It's A Family Affair
Aug. 12, 2009
By Amy Farnum
Preseason soccer practice may just be gearing up to start, but the Sarkodie family already has the Akron-Indiana match highlighted on their schedules. It will not only be a battle between two nationally-ranked foes, but between brothers.
Ofori, a senior at Indiana, and Kofi, a sophomore at Akron, have played the sport together all of their lives, and on Sept. 18 they will get once last chance to face each other on the collegiate field at the University of Akron Tournament.
The pair, along with older brother Kwame shares a love of the game, and a talent for it. All three have played collegiately, with Kwame a former starter at Cincinnati, who now plays professionally for the Rochester Rhinos.
“It’s in the blood – the passion that we have for the game,” said Ofori. “We all started playing at a very young age, and played with each other to a certain point until we started to branch off.”
“Those two were always at it, so naturally when I was growing up I always wanted to beat them,” said Kofi. “We would play forever -- we would play every day until night fall.”
The Sarkodies have each been successful at their respective universities – Ofori was a first-team All-Big Ten pick in 2007, while Kofi was a freshman All-American last year – and both have done it with their own unique styles of play.
“We’re very different, but very similar in how we think about the game,” said Ofori. “We’re very different in how we execute. I’m very tactical, Kofi likes the ball at his feet and likes to be involved in every single play, and my older brother is almost like a firecracker – he has such explosive speed.”
Kofi, who recently returned from Ireland with the U.S. U-18 National Team, mostly credits his older brothers for his accomplishments as such a young age.
“They’ve taught me just about everything,” said Kofi. “Between them and having the experiences with the national team, they’ve really opened up my eyes. There are certain things you don’t learn about the game until you reach a certain age, so having my brothers ahead of me they were showing me things at an earlier age. I always felt I had a little edge on my peers.”
Although they were born in the United States and grew up in Ohio, the brothers are African royalty from their parents’ native land of Ghana. Their maternal grandmother is the Queen mother in the city of Kuamsi, Ghana, and the culture still remains a part of their lives, despite being a world away.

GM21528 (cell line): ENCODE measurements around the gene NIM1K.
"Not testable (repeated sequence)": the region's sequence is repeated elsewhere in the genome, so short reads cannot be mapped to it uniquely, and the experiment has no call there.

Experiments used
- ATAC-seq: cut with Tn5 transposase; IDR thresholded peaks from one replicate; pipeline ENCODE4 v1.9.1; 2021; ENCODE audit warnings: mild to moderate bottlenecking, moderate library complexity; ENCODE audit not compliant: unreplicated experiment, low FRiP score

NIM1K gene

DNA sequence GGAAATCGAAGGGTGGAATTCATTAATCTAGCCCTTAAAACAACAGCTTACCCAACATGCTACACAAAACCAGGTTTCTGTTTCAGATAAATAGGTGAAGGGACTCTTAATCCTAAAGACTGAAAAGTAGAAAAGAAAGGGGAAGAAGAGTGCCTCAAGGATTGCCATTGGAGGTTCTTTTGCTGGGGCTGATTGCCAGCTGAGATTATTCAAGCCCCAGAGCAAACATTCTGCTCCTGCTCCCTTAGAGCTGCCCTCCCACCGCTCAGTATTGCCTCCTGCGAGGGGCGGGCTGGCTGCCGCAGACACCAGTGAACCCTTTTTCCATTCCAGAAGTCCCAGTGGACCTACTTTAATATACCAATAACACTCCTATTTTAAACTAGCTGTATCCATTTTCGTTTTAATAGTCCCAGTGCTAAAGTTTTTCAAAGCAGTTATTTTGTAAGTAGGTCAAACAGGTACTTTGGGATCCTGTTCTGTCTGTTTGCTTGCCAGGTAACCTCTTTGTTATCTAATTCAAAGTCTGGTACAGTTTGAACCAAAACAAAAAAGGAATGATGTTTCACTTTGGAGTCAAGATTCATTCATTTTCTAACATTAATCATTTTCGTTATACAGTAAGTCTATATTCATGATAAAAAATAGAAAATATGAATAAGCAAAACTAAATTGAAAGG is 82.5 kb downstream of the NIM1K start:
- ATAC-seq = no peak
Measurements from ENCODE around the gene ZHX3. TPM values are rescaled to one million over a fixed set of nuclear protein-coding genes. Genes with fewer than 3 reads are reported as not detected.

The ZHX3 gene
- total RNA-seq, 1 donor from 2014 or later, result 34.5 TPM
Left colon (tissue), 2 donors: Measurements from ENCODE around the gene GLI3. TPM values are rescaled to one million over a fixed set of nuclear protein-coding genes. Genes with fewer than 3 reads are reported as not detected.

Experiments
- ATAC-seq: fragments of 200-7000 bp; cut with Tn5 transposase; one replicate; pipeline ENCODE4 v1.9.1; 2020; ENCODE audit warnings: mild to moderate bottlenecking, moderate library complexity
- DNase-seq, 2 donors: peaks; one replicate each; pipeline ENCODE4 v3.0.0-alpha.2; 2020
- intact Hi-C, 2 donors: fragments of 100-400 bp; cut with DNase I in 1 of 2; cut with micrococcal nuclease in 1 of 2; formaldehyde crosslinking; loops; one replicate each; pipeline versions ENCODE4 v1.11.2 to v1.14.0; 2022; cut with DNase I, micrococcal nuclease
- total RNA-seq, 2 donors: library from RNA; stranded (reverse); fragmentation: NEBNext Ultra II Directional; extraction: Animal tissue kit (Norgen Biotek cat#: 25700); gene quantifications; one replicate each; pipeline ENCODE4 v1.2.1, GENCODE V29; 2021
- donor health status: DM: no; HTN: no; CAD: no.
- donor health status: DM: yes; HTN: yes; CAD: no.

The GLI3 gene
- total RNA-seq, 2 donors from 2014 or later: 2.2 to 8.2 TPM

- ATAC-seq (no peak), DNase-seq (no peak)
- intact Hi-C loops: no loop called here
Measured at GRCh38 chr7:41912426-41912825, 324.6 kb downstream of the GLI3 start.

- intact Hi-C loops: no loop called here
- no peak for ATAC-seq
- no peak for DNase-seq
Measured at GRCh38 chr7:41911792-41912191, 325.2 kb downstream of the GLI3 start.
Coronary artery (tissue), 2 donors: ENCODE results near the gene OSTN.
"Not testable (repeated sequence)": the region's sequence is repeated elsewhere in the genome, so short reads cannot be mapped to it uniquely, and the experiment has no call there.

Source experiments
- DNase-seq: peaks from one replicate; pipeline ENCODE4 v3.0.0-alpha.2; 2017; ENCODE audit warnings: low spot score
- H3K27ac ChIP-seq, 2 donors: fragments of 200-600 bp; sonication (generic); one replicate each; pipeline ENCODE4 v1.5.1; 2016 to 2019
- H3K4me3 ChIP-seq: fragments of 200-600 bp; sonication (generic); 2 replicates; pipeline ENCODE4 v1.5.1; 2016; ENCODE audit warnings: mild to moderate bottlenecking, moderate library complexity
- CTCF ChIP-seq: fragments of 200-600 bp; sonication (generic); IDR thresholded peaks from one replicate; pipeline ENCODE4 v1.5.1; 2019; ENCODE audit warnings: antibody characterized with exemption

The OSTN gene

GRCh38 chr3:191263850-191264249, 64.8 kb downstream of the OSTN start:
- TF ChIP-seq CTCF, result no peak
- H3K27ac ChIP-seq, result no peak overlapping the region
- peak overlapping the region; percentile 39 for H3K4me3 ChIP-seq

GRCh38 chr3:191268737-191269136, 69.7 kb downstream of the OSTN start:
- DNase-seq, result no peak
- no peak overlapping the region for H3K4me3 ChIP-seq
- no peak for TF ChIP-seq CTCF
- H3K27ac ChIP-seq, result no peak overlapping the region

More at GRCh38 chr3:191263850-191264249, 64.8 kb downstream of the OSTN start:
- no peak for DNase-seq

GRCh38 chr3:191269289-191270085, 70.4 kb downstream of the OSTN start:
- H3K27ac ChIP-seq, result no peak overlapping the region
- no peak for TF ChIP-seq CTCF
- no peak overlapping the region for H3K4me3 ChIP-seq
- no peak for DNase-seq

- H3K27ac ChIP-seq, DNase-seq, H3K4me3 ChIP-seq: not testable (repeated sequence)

“I have never been to Ghana, but when my grandmother came here to visit, she taught my brothers and me the native language of Twi,” said Ofori. “I’m very closely connected to my culture, but unfortunately I’ve never had the time to go. I’m hoping within the next couple years to go there and meet all my relatives and extended family.”
Their birth name Sarkodie might mean “strong as an eagle”, but both Ofori and Kofi know it will be tough to fly away with a victory in this presumed defensive struggle between the No. 7 Hoosiers and No. 3 Zips. The brothers, who are both defenders, will each be trying for a repeat of last year’s 0-0 tie between the two squads.
“I think it’s going to be a low-scoring game again, so probably whoever is more on point in front of the net is going to be able to clinch the game,” said Kofi. “It’s going be really tight.”
The duo probably will not talk strategy before the game, but the topic of soccer will most likely come up in conversation.
“Anytime soccer does come up we like to joke about it and give each other a hard time when we drop a goal or lose to a team or have a close game,” said Ofori. “When we get to watch each other’s games on TV, we take notes and try to give each other pointers, and that includes my older brother.”
Akron, which led the nation with a 0.45 goals against average last year, will host Indiana in the Akron Tournament on Sept. 18 at 7:30 p.m.